48. Ibn Zaki, quoted in Ibn Khallikan, Wafayat al-a‘yan, 4 vols., trans. W. M. de Slane as Ibn Khallikan’s Biographical Dictionary (Paris, 1843–71), quoted in Hillenbrand, The Crusades, 301.

49. ‘Imad al-Din, al-Fath al-Qussi fi al-Fath al-Qudsi, in Arab Historians of the Crusades, trans. Francesco Gabrieli (Berkeley: University of California Press, 1969), 138.

50. Ibn al-Athir, Al-Kamil, 12:22.

51. R. Stephen Humphreys, From Saladin to the Mongols: The Ayyubids of Damascus, 1193–1260 (Albany: State University of New York Press, 1977), 268–69.

52. Lyons and Lyons, Ayyubids, 5.

53. Humphreys, Damascus, 267–68.

54. Robert Irwin, The Middle East in the Middle Ages: The Early Mamluk Sultanate, 1250–1382 (London: Croon Helm, 1986).

55. David Morgan, The Mongols (Oxford: Basil Blackwell, 1990).

56. On these issues, see Reuven Amitai-Preiss, Mongols and Mamluks: The Mamluk-Ilkhanid War, 1260–1281 (Cambridge: Cambridge University Press, 1995).

57. Peter Thorau, The Lion of Egypt: Sultan Baybars I and the Near East in the Thirteenth Century, trans. P. M. Holt (New York: Longman, 1992).

58. Some of these can be found in Gabrieli, Arab Historians, 323–33; see also Ibn al-Furat, Ayyubids.

59. Lyons and Lyons, Ayyubids, 95–96.

60. Lyons and Lyons, Ayyubids, 95.

61. Lyons and Lyons, Ayyubids, 145–46.

62. Ibn al-Furat, in Gabrieli, Arab Historians, 318–19.

63. Abu l-Mahasin, in Gabrieli, Arab Historians, 348.

64. Abu l-Mahasin, in Gabrieli, Arab Historians, 348.

65. For general background on the Franciscans in the Holy Land, see Sabino De Sandoli, The Peaceful Liberation of the Holy Places in the Fourteenth Century: The Third Return of the Frankish or Latin Clergy to the Custody and Service of the Holy Places through Official Negotiations in 1333 (Cairo: Franciscan Center of Christian Oriental Studies, 1990); and, more generally, John Moorman, A History of the Franciscan Order from Its Origins to the Year 1517 (Oxford: Clarendon Press, 1968).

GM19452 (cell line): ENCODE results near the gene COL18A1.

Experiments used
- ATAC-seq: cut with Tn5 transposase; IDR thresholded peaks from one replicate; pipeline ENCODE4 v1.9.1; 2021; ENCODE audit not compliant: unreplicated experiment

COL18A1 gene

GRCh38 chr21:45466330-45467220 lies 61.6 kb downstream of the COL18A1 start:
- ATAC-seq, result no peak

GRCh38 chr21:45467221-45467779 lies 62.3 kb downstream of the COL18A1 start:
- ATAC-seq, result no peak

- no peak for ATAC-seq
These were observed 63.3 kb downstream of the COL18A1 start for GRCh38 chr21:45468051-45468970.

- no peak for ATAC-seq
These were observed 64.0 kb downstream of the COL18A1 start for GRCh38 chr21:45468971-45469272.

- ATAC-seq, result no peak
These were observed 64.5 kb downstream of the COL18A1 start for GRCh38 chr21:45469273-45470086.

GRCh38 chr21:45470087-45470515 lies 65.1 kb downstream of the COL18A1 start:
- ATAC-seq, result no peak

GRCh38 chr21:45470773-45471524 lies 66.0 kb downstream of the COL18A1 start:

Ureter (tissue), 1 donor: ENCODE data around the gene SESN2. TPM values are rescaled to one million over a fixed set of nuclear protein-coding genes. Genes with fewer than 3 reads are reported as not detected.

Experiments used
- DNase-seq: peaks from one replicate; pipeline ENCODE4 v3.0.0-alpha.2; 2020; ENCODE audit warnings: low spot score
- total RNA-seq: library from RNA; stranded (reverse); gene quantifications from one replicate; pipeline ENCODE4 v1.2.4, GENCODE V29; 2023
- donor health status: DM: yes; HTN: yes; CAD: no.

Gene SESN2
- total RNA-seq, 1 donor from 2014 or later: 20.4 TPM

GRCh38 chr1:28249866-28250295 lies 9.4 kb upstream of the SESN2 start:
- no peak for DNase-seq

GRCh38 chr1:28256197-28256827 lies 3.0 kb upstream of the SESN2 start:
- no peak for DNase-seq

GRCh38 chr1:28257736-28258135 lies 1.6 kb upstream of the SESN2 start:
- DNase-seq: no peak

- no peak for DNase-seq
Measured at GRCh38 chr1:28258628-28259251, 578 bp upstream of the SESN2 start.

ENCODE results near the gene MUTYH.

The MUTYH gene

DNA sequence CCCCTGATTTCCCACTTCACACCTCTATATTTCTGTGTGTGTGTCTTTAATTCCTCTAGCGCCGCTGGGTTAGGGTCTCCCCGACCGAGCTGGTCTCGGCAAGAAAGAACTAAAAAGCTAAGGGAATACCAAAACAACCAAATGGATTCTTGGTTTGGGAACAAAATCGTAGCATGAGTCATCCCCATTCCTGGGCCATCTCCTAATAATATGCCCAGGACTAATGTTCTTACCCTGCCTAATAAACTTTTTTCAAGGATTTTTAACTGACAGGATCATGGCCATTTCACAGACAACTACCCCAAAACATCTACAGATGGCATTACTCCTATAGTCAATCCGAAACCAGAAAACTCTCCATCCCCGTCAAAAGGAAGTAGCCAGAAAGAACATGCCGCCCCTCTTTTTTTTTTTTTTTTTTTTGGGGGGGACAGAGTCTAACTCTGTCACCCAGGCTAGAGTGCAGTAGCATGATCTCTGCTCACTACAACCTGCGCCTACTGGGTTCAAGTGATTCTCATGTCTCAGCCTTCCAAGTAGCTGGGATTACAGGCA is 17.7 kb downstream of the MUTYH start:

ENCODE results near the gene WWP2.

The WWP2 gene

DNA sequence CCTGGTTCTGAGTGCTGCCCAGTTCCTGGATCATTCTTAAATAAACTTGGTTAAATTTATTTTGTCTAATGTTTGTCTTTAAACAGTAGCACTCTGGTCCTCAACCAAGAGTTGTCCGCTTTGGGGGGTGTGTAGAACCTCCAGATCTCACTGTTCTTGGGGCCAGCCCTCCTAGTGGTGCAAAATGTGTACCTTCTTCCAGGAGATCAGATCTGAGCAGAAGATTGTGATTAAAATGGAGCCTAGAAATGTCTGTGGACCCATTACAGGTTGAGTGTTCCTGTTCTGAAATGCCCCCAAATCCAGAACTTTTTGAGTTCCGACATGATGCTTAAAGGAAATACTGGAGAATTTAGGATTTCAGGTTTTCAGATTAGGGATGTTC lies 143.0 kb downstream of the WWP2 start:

66. Elzear Horn, Ichnographiae Monumentorum Terrae Sanctae (1724–1744), trans. E. Hoade (Jerusalem: Franciscan Printing Press, 1962), quoted in F. E. Peters, Jerusalem: The Holy City in the Eyes of Chroniclers, Visitors, Pilgrims, and Prophets from the Days of Abraham to the Beginnings of Modern Times (Princeton: Princeton University Press, 1985), 369.

67. Horn, quoted in Peters, Jerusalem, 369.

68. Horn, quoted in Peters, Jerusalem, 369.

69. Felix Fabri, The Book of the Wanderings of Felix Fabri, trans. A. Stewart, 2 vols. (New York: AMS Press, 1971), quoted in Peters, Jerusalem, 421.

70. Fabri, quoted in Peters, Jerusalem, 422; Horn, quoted in Peters, Jerusalem, 370.

71. Peter W. Edbury, The Kingdom of Cyprus and the Crusades, 1191–1374 (Cambridge: Cambridge University Press, 1991), 161–71.

72. For a general history of the relationship between Christian Europe and the Jews, see James Carroll, Constantine’s Sword: The Church and the Jews, a History (New York: Houghton Mifflin, 2001).

73. Barber, New Knighthood, 280–313.

74. I have not searched all contemporary histories for possible references, but the major historians do not mention the fall of the Templars. Of course, the specific targeting of the Military Orders as special enemies of Islam continued after the Crusades in the policies of the Ottoman sultans. While numerous accommodations were made with Greek, Armenian, Georgian, and Syrian Christians and monks in conquered Byzantine provinces, the Hospitallers of Rhodes and later Malta were continually targeted as special enemies of Islam, culminating in the great sieges of Rhodes in 1480 and 1522 and of Malta in 1565. For a general discussion and bibliography on the great sieges, see Sire, Knights of Malta, 51–72.

75. Gershom Gorenberg, The End of Days: Fundamentalism and the Struggle for the Temple Mount (New York: Free Press, 2000).